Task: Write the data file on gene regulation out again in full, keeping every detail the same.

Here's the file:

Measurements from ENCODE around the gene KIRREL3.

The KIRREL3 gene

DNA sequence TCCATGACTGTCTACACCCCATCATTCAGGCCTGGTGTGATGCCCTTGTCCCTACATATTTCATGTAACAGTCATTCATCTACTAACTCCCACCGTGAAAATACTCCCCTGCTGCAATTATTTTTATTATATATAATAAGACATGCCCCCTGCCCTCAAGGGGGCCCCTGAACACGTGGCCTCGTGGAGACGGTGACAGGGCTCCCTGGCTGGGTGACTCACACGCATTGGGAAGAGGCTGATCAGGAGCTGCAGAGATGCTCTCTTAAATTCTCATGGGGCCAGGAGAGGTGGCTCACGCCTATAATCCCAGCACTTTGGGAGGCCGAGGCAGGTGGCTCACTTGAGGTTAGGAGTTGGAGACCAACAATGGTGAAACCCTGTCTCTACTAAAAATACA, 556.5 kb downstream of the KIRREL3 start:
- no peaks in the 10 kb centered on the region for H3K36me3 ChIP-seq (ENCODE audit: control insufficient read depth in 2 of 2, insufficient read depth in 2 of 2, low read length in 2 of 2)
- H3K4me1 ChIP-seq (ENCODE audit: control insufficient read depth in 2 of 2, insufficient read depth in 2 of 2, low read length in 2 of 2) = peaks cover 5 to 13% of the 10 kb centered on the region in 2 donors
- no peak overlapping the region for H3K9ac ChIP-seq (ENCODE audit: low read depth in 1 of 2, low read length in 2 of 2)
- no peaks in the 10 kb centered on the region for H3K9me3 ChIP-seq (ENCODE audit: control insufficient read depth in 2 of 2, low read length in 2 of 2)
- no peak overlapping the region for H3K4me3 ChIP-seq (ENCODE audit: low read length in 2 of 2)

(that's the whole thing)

Measurements from ENCODE around the gene KIRREL3.

The KIRREL3 gene

DNA sequence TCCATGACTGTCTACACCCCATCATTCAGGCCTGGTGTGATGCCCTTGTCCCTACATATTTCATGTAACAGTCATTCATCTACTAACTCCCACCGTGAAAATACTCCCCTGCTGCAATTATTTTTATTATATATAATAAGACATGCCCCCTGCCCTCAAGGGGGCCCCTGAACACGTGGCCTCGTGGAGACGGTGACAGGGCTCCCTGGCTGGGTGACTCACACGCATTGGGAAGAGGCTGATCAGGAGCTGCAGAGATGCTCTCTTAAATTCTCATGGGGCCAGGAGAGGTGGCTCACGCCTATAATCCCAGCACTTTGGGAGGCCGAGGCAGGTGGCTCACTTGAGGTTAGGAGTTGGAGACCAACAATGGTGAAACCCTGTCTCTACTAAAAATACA, 556.5 kb downstream of the KIRREL3 start:
- no peaks in the 10 kb centered on the region for H3K36me3 ChIP-seq (ENCODE audit: control insufficient read depth in 2 of 2, insufficient read depth in 2 of 2, low read length in 2 of 2)
- H3K4me1 ChIP-seq (ENCODE audit: control insufficient read depth in 2 of 2, insufficient read depth in 2 of 2, low read length in 2 of 2) = peaks cover 5 to 13% of the 10 kb centered on the region in 2 donors
- no peak overlapping the region for H3K9ac ChIP-seq (ENCODE audit: low read depth in 1 of 2, low read length in 2 of 2)
- no peaks in the 10 kb centered on the region for H3K9me3 ChIP-seq (ENCODE audit: control insufficient read depth in 2 of 2, low read length in 2 of 2)
- no peak overlapping the region for H3K4me3 ChIP-seq (ENCODE audit: low read length in 2 of 2)